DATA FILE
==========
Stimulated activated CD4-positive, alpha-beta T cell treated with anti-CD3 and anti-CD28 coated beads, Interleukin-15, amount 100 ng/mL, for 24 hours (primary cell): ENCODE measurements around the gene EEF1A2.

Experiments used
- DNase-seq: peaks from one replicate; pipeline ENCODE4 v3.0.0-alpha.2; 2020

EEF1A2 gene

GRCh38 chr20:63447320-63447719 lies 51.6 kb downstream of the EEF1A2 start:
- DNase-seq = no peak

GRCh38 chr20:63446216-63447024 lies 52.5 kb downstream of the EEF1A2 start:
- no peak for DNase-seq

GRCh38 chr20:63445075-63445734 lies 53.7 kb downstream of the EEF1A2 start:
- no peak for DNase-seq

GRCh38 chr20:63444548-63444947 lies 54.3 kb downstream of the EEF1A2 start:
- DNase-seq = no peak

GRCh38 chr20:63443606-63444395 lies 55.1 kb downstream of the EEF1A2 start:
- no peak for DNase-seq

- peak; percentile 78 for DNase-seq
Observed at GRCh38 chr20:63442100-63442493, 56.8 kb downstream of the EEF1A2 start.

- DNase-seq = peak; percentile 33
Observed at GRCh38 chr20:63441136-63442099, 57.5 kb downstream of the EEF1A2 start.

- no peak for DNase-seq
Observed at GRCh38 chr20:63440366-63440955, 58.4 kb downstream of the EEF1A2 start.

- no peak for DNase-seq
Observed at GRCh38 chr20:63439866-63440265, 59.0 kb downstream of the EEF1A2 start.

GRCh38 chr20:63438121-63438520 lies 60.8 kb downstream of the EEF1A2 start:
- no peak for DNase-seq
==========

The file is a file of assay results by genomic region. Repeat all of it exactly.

Stimulated activated CD4-positive, alpha-beta T cell treated with anti-CD3 and anti-CD28 coated beads, Interleukin-15, amount 100 ng/mL, for 24 hours (primary cell): ENCODE measurements around the gene EEF1A2.

Experiments used
- DNase-seq: peaks from one replicate; pipeline ENCODE4 v3.0.0-alpha.2; 2020

EEF1A2 gene

GRCh38 chr20:63447320-63447719 lies 51.6 kb downstream of the EEF1A2 start:
- DNase-seq = no peak

GRCh38 chr20:63446216-63447024 lies 52.5 kb downstream of the EEF1A2 start:
- no peak for DNase-seq

GRCh38 chr20:63445075-63445734 lies 53.7 kb downstream of the EEF1A2 start:
- no peak for DNase-seq

GRCh38 chr20:63444548-63444947 lies 54.3 kb downstream of the EEF1A2 start:
- DNase-seq = no peak

GRCh38 chr20:63443606-63444395 lies 55.1 kb downstream of the EEF1A2 start:
- no peak for DNase-seq

- peak; percentile 78 for DNase-seq
Observed at GRCh38 chr20:63442100-63442493, 56.8 kb downstream of the EEF1A2 start.

- DNase-seq = peak; percentile 33
Observed at GRCh38 chr20:63441136-63442099, 57.5 kb downstream of the EEF1A2 start.

- no peak for DNase-seq
Observed at GRCh38 chr20:63440366-63440955, 58.4 kb downstream of the EEF1A2 start.

- no peak for DNase-seq
Observed at GRCh38 chr20:63439866-63440265, 59.0 kb downstream of the EEF1A2 start.

GRCh38 chr20:63438121-63438520 lies 60.8 kb downstream of the EEF1A2 start:
- no peak for DNase-seq